Monday, June 20, 2011

MLB asks for the top All-Star game moments, but one is missing is asking fans to vote, tournament style, for the top moment in All-Star Game history. As meaningless as the game is (despite the home-field-advantage wrinkle established as a knee-jerk reaction to the tie a few years ago), to me, it's still a fantastic Mid-Summer Classic.

When I was a kid, I used to look forward to that July Tuesday every year. I remember distinctly staying up at a sleepover until extra innings during the summer of 1987, waiting for the lone Tribesman, Pat Tabler, to come up to bat. Not sure we all were awake for that, but yes, he struck out.

1997 All-Star Game logo.Image via Wikipedia
Looking over the list, there certainly were some great ones. Tony Gwynn's slide into home for the winning run in 1994 was particularly exciting. But by that time, the strike was looming, and the fact that the Indians had awoken from their slumber was overshadowed by the dark cloud of labor strife that was not over the horizon any more, it was almost directly overhead.

My vote, naturally, would for the only All-Star Game I've ever been to in person.  I was lucky enough to get tickets to the 1997 All-Star Game through Ticketmaster over the phone. (Also landed 1994 Opening Day tickets that way too--something that basically never happens now...) We scalped second row tickets for the home run contest the day before for peanuts, and sat right behind someone sporting a giant 1996 World Series championship Yankee ring.  (If you ever think about buying tickets for those HR derby days, don't spend a lot of money--it is incredibly boring.)

A couple great ancilary memories from the two days:

-One "target" during the home run contest was on the facing of the upper deck in right field.  Not even steroid-laden Brady Anderson, who peppered them all over the mezzanine that year, could dream of hitting that one.

-During batting practice, I got my one and only baseball at the stadium.  Ken Griffey Jr. hit it, and Chuck Knoblauch tossed it to me.  Still have it to this day.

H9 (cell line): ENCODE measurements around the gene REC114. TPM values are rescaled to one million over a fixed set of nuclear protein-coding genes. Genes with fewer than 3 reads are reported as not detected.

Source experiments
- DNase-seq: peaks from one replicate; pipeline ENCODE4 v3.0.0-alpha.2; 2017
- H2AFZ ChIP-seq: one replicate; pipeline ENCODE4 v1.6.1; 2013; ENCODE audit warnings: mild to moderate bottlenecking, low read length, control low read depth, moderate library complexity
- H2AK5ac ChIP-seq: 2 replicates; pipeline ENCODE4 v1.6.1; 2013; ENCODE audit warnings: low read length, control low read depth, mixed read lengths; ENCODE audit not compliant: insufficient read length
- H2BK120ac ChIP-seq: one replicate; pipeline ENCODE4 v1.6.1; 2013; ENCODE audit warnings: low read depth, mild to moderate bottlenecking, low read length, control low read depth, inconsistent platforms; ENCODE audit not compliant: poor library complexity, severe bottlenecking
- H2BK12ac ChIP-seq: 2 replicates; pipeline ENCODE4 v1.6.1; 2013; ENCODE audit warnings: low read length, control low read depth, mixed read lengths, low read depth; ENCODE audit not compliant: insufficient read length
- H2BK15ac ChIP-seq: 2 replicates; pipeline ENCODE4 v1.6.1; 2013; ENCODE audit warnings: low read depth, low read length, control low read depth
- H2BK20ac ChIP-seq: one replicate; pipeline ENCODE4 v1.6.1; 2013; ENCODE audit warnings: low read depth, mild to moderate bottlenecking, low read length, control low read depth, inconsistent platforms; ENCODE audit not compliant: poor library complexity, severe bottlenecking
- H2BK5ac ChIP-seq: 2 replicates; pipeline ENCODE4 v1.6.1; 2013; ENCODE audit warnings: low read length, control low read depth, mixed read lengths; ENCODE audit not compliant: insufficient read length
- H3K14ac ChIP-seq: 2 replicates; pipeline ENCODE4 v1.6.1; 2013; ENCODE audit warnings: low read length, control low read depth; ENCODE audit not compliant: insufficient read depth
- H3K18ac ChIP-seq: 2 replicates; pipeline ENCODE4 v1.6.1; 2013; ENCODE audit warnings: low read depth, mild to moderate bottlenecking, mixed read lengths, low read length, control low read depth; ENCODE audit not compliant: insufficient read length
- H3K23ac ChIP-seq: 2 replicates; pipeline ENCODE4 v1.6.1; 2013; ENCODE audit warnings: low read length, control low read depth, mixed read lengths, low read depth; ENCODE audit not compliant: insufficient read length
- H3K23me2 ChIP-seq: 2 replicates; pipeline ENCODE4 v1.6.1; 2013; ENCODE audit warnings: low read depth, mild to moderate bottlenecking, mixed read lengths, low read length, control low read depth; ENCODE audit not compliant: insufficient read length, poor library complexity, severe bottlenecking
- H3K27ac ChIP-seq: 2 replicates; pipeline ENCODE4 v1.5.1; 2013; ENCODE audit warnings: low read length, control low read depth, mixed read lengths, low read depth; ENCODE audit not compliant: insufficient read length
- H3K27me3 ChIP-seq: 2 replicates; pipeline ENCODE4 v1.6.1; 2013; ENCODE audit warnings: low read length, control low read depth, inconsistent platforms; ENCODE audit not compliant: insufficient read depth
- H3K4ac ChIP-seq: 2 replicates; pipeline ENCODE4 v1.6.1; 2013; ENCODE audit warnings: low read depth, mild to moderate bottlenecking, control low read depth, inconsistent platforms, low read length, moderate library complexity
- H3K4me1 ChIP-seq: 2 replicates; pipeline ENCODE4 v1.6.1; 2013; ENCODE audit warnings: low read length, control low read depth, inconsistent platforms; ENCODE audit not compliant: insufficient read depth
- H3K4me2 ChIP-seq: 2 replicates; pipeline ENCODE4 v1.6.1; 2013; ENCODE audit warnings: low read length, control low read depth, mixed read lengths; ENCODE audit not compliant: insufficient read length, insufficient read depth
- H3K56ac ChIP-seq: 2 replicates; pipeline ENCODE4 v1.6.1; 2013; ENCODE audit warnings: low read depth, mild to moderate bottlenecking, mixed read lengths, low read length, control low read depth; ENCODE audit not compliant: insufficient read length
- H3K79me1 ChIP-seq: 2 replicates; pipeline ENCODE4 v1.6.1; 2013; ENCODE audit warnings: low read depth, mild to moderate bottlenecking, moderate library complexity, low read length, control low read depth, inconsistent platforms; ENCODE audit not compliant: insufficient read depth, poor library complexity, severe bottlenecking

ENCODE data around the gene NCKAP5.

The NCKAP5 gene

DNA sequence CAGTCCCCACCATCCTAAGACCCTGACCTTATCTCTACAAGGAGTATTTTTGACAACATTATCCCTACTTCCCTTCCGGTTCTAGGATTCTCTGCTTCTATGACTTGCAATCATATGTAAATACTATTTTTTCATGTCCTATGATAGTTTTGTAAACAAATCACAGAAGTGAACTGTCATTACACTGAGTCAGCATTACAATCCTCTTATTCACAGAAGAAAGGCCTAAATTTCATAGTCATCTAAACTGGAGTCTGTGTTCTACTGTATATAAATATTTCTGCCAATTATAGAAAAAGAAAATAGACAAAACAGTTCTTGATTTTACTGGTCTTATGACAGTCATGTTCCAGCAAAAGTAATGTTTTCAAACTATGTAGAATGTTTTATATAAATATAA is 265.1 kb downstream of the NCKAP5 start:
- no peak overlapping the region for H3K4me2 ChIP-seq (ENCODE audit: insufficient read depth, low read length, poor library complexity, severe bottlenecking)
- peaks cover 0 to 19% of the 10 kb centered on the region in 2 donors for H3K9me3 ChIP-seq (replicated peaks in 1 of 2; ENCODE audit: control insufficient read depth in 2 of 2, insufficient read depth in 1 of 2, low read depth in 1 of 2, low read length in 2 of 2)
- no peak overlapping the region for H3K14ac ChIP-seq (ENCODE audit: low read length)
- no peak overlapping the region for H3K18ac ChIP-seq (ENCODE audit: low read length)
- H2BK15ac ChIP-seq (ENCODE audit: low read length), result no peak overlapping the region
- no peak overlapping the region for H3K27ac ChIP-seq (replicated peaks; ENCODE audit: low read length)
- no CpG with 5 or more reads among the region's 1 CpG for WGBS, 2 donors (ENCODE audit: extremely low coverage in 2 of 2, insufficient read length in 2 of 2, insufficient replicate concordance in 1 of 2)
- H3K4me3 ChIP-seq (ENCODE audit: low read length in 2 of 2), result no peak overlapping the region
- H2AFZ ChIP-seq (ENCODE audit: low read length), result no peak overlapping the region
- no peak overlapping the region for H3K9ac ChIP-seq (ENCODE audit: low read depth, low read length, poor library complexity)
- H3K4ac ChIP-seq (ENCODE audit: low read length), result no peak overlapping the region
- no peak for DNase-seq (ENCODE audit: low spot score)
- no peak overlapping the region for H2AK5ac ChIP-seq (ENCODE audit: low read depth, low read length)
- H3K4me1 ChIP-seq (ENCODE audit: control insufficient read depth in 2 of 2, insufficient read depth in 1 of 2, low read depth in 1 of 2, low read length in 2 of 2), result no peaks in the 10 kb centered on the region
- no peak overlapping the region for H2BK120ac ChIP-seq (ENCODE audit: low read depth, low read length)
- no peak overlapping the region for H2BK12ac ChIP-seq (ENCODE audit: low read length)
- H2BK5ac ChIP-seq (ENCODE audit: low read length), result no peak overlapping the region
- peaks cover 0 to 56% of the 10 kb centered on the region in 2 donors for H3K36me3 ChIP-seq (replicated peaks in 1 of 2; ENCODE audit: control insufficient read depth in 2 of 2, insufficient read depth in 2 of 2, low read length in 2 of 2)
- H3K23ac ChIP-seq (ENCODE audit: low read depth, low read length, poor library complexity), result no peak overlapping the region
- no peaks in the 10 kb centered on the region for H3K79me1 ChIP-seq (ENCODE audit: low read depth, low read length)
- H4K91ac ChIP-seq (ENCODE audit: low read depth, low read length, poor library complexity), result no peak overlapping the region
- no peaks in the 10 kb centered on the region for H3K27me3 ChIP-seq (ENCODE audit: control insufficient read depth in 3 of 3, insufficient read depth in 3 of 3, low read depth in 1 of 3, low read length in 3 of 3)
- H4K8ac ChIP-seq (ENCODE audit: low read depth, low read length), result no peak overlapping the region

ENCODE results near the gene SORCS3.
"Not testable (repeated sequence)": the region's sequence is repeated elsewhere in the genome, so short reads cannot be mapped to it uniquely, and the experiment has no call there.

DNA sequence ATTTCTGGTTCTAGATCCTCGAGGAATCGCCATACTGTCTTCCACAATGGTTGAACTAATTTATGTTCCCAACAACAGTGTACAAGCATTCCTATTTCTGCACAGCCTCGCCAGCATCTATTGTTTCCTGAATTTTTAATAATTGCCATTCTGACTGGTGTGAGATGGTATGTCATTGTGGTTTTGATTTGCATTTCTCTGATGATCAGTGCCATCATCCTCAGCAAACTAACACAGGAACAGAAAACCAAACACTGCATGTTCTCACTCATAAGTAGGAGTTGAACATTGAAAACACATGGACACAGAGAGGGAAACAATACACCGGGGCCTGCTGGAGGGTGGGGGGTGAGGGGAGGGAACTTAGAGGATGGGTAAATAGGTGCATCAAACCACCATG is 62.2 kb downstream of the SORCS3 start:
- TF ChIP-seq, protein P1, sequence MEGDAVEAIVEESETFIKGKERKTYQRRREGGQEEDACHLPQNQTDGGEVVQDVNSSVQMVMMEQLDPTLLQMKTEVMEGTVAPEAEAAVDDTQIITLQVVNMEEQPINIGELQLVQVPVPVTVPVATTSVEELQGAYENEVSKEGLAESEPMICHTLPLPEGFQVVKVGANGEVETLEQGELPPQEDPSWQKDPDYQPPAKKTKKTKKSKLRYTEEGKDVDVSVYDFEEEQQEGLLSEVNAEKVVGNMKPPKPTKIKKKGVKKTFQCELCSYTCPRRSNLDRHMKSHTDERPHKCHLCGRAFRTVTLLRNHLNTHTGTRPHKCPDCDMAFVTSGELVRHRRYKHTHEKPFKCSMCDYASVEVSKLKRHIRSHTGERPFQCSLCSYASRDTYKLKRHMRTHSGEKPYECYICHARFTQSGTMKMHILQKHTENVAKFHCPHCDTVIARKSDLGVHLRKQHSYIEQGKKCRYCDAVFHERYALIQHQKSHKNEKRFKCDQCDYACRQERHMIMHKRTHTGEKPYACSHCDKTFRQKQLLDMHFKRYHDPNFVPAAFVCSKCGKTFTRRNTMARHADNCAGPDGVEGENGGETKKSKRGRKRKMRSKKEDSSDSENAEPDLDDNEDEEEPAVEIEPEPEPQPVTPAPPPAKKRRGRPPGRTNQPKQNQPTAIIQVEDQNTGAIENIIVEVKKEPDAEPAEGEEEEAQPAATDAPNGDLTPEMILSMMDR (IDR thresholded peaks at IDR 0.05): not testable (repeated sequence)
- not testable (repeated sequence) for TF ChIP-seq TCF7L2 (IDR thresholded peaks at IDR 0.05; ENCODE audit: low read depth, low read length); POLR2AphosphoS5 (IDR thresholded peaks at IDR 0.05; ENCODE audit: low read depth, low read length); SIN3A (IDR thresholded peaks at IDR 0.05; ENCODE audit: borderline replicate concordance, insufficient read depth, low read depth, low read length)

David I. Andersen / The Plain Dealer
-Larry Walker turned his helmet around and batted righty for a bit after one pitch vs. the Big Unit, who had fired the first one about 120 mph over his head to the backstop. Although it was all in fun, I'm pretty sure Ell Dubs soiled himself a bit.

-At the Fan Fest, I collected all of the Larry Doby commemorative cards.  And I literally have planned on a cool framing of them for going on 14 years now.  Still have them, still haven't framed them.

And finally, the moment that made the night magical. Sandy Alomar Jr., one of several Indians reserves on the team that year, came up against Shawn Estes in the seventh innning. 1-1 tie in the seventh, Cal Ripken Jr. on base, and the crowd roaring for Sandy. (There is an ancient archived article on about the game, but, alas, I couldn't find video anywhere.)

When Sandy deposited the two-run homer into the stands, all I remember is the roars of "M-V-P" over and over for well into the next batter's turn.  I still have photographs I took that night of Sandy holding the trophy he indeed earned.  And I still have his MVP autograph on that ball I got that night.

A classic for sure.  Hometown hero winning the game.  But in the tournament, it doesn't even get a nod in the Sweet Sixteen of All-Star Game moments?


Oh well, I'll leave with my second favorite one.  1989. Bo knows baseball. The commercial was epic, his performance sublime.